EPA and FDA Issue New Draft Guidelines For Pregnant Women Who Eat Fish
Ever since the news got out about how much mercury is in seafood, pregnant women have been avoiding it. Mercury can cause severe brain damage to a developing fetus. Unfortunately, our oceans' fish are contaminated with mercury and other pollutants. The FDA and EPA got the mercury message out, but now the agencies are unhappy that pregnant women are avoiding seafood. So the agencies have issued new guidelines which say that pregnant women should eat low-mercury containing seafood, but avoid fish which are high in mercury. The agencies say the nutritional benefits from most seafood outweigh any mercury risks.The draft advice warns pregnant to avoid four types of fish: tilefish from the Gulf of Mexico, shark; swordfish; and king mackerel. It also warns pregnant women to limit consumption of white (albacore) tuna to 6 ounces a week. The whiter the tuna, the older the tuna. Light tuna is younger and has less mercury per ounce.
So what are pregnant supposed to eat? Now they say to choose shrimp, pollock, salmon, canned light tuna, tilapia, catfish and cod. They also say to keep up with advisories from local authorities about fish from local streams, rivers and lakes.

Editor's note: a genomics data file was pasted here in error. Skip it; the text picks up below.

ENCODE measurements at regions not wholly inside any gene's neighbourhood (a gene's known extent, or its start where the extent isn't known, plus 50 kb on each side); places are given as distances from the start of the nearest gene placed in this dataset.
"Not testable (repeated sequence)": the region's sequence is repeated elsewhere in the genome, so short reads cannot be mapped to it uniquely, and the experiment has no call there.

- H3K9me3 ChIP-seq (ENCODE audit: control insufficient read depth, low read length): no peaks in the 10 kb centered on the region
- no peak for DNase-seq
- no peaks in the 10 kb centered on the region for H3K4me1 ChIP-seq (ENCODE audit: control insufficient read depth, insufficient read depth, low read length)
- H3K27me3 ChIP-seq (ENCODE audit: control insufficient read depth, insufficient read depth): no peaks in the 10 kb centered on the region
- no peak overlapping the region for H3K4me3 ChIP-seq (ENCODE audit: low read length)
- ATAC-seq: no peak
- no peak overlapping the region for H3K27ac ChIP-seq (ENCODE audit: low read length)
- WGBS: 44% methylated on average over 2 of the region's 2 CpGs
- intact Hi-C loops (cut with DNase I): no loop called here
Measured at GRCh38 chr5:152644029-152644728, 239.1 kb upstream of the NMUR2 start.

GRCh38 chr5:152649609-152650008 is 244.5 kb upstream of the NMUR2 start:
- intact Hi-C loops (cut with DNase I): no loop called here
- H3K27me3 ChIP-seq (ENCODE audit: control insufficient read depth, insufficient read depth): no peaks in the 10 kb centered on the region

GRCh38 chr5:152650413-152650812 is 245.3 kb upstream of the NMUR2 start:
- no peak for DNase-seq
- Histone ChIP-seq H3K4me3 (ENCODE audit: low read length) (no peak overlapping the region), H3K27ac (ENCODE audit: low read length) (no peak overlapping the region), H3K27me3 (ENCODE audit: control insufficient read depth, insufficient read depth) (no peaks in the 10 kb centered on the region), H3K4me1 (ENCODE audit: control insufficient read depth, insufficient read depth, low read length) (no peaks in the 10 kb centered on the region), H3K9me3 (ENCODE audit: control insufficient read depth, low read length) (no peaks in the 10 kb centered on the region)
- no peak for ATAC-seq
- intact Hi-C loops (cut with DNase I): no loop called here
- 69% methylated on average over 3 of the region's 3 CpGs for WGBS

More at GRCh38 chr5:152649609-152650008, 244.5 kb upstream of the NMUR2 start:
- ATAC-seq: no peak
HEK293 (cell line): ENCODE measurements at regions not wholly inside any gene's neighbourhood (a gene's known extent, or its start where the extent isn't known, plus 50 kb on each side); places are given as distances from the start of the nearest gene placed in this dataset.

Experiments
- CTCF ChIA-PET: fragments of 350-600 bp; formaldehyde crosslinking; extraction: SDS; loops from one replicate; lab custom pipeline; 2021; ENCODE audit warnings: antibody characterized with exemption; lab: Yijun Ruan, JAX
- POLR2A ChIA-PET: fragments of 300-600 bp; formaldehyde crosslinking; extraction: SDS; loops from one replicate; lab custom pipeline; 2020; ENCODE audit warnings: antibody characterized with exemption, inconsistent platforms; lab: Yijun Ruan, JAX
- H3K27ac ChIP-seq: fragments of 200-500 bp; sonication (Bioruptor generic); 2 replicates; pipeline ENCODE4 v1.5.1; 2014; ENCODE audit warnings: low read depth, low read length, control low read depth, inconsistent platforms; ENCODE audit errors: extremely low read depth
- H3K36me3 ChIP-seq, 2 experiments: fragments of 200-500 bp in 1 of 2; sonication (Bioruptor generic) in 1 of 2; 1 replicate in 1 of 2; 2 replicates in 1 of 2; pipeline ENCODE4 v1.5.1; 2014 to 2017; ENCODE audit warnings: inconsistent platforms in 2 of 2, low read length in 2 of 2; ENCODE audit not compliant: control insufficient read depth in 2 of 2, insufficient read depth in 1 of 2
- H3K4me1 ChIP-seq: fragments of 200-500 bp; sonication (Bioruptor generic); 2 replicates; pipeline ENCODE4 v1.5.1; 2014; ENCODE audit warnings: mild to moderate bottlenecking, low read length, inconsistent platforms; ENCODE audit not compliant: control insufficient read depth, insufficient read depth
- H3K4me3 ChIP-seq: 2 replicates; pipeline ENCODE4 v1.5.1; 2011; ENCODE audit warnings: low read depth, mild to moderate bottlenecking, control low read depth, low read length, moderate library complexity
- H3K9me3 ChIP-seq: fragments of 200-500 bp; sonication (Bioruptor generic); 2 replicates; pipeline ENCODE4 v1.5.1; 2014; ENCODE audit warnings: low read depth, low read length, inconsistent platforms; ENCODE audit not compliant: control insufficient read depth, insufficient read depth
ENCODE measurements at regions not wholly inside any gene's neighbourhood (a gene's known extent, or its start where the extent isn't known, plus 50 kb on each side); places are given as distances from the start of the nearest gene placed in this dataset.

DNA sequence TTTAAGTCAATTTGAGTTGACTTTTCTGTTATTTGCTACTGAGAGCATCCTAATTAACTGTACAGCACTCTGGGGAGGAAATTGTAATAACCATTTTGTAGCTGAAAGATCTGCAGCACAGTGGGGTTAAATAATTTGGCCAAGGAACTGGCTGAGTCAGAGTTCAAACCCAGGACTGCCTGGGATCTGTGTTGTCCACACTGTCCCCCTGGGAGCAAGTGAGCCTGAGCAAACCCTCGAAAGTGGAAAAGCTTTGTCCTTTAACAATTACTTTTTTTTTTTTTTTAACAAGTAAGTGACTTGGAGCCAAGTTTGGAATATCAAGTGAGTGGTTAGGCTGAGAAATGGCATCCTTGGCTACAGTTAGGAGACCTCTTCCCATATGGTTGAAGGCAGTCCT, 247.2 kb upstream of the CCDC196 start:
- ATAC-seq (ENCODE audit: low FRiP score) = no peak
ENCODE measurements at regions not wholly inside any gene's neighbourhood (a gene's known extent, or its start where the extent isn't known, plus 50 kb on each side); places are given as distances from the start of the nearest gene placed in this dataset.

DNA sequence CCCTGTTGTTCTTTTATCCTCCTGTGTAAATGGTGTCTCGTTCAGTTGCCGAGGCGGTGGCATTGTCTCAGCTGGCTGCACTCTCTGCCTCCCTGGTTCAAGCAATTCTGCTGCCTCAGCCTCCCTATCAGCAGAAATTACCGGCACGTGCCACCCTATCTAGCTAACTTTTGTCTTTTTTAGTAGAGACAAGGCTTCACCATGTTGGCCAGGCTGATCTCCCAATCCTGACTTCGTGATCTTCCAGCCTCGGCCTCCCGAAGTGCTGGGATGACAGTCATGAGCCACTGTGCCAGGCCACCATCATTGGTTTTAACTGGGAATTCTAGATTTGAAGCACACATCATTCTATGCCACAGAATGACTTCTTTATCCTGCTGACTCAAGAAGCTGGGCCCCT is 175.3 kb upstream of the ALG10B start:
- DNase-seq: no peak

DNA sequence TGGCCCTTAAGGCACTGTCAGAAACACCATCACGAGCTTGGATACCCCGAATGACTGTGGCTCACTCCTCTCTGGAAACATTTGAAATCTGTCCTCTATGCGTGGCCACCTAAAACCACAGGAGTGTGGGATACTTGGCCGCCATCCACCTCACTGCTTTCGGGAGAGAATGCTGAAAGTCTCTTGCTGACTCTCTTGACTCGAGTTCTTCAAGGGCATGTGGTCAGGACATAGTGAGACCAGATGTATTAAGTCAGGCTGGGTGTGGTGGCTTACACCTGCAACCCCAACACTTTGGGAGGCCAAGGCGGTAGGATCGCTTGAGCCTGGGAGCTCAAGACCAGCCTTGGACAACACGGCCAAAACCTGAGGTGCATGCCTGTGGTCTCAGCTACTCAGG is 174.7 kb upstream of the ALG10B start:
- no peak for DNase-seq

Mercury is toxic to humans, there is no "safe level." The idea that pregnant women have to eat fish during their pregnancy is absurd. There are plenty of other protein sources for those that wish to avoid fish completely. The World Health Organization states:
- Exposure to mercury -- even small amounts -- may cause serious health problems, and is a threat to the development of the child in utero and early in life.
- Mercury may have toxic effects on the nervous, digestive and immune systems, and on lungs, kidneys, skin and eyes.
- Mercury is considered by WHO as one of the top ten chemicals or groups of chemicals of major public health concern.
- People are mainly exposed to methylmercury, an organic compound, when they eat fish and shellfish that contain the compound.
Posted on June 10, 2014